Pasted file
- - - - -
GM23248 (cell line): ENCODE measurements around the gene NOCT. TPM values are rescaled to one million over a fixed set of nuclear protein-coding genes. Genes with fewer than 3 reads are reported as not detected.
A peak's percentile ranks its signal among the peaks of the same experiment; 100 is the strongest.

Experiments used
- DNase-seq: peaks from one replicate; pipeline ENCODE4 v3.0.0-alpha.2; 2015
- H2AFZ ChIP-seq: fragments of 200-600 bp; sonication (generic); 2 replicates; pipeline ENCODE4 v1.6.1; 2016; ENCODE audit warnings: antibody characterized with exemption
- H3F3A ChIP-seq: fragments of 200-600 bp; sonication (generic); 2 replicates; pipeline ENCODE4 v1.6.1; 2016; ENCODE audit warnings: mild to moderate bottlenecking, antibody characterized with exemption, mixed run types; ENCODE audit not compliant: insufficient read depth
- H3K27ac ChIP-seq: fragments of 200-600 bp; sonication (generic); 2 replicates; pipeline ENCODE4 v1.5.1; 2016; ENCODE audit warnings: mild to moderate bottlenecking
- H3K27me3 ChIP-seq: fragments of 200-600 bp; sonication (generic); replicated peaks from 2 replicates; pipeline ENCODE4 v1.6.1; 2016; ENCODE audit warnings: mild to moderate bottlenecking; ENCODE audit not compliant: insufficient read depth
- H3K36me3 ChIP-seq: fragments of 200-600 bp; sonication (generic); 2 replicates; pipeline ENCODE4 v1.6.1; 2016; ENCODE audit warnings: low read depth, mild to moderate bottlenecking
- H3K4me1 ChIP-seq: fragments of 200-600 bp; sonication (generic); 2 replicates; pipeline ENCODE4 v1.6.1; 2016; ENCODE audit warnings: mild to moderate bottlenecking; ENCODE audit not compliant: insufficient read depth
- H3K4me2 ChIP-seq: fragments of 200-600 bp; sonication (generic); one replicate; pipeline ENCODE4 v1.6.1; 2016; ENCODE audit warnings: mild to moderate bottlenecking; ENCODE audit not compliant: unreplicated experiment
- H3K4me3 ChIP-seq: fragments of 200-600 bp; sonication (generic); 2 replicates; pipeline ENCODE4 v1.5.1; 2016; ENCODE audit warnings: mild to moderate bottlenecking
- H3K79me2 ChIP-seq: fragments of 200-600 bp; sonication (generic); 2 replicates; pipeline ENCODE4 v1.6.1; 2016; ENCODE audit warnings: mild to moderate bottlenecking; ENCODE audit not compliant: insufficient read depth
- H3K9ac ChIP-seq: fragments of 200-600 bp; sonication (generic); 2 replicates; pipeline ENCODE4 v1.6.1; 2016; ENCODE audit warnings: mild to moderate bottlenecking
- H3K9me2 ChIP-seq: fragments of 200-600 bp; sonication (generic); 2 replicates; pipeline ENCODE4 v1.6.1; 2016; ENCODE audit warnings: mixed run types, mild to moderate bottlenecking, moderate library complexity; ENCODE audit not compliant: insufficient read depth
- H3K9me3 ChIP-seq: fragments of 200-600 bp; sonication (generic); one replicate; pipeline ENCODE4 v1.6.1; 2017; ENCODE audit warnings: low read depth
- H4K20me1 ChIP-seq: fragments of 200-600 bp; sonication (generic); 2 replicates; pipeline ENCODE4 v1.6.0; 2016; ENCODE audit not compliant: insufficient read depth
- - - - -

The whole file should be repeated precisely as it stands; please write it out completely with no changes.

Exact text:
GM23248 (cell line): ENCODE measurements around the gene NOCT. TPM values are rescaled to one million over a fixed set of nuclear protein-coding genes. Genes with fewer than 3 reads are reported as not detected.
A peak's percentile ranks its signal among the peaks of the same experiment; 100 is the strongest.

Experiments used
- DNase-seq: peaks from one replicate; pipeline ENCODE4 v3.0.0-alpha.2; 2015
- H2AFZ ChIP-seq: fragments of 200-600 bp; sonication (generic); 2 replicates; pipeline ENCODE4 v1.6.1; 2016; ENCODE audit warnings: antibody characterized with exemption
- H3F3A ChIP-seq: fragments of 200-600 bp; sonication (generic); 2 replicates; pipeline ENCODE4 v1.6.1; 2016; ENCODE audit warnings: mild to moderate bottlenecking, antibody characterized with exemption, mixed run types; ENCODE audit not compliant: insufficient read depth
- H3K27ac ChIP-seq: fragments of 200-600 bp; sonication (generic); 2 replicates; pipeline ENCODE4 v1.5.1; 2016; ENCODE audit warnings: mild to moderate bottlenecking
- H3K27me3 ChIP-seq: fragments of 200-600 bp; sonication (generic); replicated peaks from 2 replicates; pipeline ENCODE4 v1.6.1; 2016; ENCODE audit warnings: mild to moderate bottlenecking; ENCODE audit not compliant: insufficient read depth
- H3K36me3 ChIP-seq: fragments of 200-600 bp; sonication (generic); 2 replicates; pipeline ENCODE4 v1.6.1; 2016; ENCODE audit warnings: low read depth, mild to moderate bottlenecking
- H3K4me1 ChIP-seq: fragments of 200-600 bp; sonication (generic); 2 replicates; pipeline ENCODE4 v1.6.1; 2016; ENCODE audit warnings: mild to moderate bottlenecking; ENCODE audit not compliant: insufficient read depth
- H3K4me2 ChIP-seq: fragments of 200-600 bp; sonication (generic); one replicate; pipeline ENCODE4 v1.6.1; 2016; ENCODE audit warnings: mild to moderate bottlenecking; ENCODE audit not compliant: unreplicated experiment
- H3K4me3 ChIP-seq: fragments of 200-600 bp; sonication (generic); 2 replicates; pipeline ENCODE4 v1.5.1; 2016; ENCODE audit warnings: mild to moderate bottlenecking
- H3K79me2 ChIP-seq: fragments of 200-600 bp; sonication (generic); 2 replicates; pipeline ENCODE4 v1.6.1; 2016; ENCODE audit warnings: mild to moderate bottlenecking; ENCODE audit not compliant: insufficient read depth
- H3K9ac ChIP-seq: fragments of 200-600 bp; sonication (generic); 2 replicates; pipeline ENCODE4 v1.6.1; 2016; ENCODE audit warnings: mild to moderate bottlenecking
- H3K9me2 ChIP-seq: fragments of 200-600 bp; sonication (generic); 2 replicates; pipeline ENCODE4 v1.6.1; 2016; ENCODE audit warnings: mixed run types, mild to moderate bottlenecking, moderate library complexity; ENCODE audit not compliant: insufficient read depth
- H3K9me3 ChIP-seq: fragments of 200-600 bp; sonication (generic); one replicate; pipeline ENCODE4 v1.6.1; 2017; ENCODE audit warnings: low read depth
- H4K20me1 ChIP-seq: fragments of 200-600 bp; sonication (generic); 2 replicates; pipeline ENCODE4 v1.6.0; 2016; ENCODE audit not compliant: insufficient read depth